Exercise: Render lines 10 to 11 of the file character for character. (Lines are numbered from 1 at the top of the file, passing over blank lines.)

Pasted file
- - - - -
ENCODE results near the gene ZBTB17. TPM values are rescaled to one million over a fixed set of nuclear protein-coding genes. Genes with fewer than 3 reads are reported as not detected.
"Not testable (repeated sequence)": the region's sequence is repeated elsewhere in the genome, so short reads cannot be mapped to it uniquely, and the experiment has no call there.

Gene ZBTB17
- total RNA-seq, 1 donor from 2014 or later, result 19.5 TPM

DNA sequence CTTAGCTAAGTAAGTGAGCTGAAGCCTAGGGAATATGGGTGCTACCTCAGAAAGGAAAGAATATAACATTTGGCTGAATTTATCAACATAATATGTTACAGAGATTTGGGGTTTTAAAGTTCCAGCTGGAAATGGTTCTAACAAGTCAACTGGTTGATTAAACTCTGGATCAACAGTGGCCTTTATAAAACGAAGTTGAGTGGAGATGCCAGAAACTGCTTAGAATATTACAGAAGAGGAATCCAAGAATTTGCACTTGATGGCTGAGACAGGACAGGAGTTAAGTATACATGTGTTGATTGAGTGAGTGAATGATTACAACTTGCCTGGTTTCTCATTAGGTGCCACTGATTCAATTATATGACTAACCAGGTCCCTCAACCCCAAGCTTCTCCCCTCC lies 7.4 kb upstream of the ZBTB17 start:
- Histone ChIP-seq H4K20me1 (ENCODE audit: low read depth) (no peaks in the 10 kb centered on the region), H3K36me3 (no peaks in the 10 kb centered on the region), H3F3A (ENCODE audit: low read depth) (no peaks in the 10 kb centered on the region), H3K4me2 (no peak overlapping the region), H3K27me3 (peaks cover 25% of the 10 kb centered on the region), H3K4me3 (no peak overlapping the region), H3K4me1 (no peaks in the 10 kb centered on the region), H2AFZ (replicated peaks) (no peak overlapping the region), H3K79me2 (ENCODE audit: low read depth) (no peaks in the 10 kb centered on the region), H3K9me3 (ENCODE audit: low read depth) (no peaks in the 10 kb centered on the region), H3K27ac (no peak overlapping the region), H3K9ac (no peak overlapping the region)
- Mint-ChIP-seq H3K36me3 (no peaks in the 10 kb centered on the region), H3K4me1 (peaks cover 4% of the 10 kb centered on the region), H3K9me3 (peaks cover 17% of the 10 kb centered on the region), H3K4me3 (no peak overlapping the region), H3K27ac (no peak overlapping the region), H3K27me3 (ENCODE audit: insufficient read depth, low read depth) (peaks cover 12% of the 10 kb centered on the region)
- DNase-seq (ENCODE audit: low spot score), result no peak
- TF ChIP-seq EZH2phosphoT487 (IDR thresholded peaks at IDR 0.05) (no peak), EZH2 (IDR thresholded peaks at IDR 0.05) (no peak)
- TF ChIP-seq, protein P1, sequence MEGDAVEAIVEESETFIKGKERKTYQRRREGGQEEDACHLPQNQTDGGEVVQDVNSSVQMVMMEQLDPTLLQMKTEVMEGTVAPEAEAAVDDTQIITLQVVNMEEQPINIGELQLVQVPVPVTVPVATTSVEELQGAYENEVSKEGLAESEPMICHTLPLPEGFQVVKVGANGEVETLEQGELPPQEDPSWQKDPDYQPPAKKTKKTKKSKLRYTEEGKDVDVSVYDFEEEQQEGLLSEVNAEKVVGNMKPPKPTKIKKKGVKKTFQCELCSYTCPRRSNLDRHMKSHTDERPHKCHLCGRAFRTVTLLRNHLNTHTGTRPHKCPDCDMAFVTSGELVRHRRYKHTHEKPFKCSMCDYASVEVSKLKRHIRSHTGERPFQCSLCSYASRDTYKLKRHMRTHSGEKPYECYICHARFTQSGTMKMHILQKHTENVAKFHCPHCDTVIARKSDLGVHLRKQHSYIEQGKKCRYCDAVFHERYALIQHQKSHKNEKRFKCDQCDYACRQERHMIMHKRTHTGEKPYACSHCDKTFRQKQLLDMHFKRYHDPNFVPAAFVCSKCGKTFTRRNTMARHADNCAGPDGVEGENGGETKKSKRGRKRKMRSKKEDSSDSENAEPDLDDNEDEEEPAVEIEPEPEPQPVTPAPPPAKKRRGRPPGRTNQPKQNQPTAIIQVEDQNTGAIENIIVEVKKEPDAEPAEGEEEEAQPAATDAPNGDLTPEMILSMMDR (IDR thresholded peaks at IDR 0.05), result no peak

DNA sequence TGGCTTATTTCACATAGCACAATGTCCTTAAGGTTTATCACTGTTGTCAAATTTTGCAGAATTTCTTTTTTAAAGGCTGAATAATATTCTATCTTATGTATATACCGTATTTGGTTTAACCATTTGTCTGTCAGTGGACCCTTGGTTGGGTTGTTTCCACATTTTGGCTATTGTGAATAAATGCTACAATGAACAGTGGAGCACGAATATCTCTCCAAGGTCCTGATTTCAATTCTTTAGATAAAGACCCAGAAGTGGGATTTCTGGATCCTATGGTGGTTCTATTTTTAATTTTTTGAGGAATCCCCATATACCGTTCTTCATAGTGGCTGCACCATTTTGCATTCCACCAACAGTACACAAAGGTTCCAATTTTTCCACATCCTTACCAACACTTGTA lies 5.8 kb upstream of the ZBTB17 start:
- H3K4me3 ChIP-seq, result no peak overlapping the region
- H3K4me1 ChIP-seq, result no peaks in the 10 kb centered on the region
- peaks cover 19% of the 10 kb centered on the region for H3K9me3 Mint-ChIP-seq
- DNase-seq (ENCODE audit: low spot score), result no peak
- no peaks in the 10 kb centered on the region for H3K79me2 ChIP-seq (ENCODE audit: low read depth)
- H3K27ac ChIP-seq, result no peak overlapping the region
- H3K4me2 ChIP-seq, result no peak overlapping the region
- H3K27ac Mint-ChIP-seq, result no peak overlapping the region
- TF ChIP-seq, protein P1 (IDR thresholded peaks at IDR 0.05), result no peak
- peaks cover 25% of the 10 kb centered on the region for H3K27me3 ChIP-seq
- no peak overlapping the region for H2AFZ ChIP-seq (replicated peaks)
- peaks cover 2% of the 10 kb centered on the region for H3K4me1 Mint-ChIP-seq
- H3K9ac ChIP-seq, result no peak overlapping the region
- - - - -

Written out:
- TF ChIP-seq, protein P1, sequence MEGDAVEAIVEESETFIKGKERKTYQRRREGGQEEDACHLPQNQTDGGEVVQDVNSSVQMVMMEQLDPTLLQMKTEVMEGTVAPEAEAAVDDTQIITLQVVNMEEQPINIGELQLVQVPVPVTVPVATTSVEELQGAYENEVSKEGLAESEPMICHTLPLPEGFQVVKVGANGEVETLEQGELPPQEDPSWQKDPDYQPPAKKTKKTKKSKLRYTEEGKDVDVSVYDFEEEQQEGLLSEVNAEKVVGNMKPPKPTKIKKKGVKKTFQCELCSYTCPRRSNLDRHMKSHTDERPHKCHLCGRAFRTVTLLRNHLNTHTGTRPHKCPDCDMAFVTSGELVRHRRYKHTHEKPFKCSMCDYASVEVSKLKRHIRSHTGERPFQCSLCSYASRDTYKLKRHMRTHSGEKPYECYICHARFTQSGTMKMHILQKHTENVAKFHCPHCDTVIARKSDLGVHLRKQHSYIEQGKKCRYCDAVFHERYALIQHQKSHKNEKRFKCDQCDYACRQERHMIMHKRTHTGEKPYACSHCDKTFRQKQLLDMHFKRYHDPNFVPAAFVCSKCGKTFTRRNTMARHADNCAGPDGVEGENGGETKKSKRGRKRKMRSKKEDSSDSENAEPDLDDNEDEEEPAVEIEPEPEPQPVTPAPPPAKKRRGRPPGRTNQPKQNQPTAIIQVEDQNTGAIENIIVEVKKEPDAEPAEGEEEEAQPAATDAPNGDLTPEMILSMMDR (IDR thresholded peaks at IDR 0.05), result no peak

DNA sequence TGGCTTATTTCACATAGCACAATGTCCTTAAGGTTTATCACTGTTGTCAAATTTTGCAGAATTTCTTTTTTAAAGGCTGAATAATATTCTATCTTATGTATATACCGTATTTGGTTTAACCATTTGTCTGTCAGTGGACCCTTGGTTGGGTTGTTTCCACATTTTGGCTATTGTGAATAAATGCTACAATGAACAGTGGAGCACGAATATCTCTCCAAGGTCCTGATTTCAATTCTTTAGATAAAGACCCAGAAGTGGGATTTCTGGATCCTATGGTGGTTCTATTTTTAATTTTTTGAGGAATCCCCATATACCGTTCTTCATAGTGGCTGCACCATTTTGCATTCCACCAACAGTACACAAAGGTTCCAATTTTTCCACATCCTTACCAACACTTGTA lies 5.8 kb upstream of the ZBTB17 start: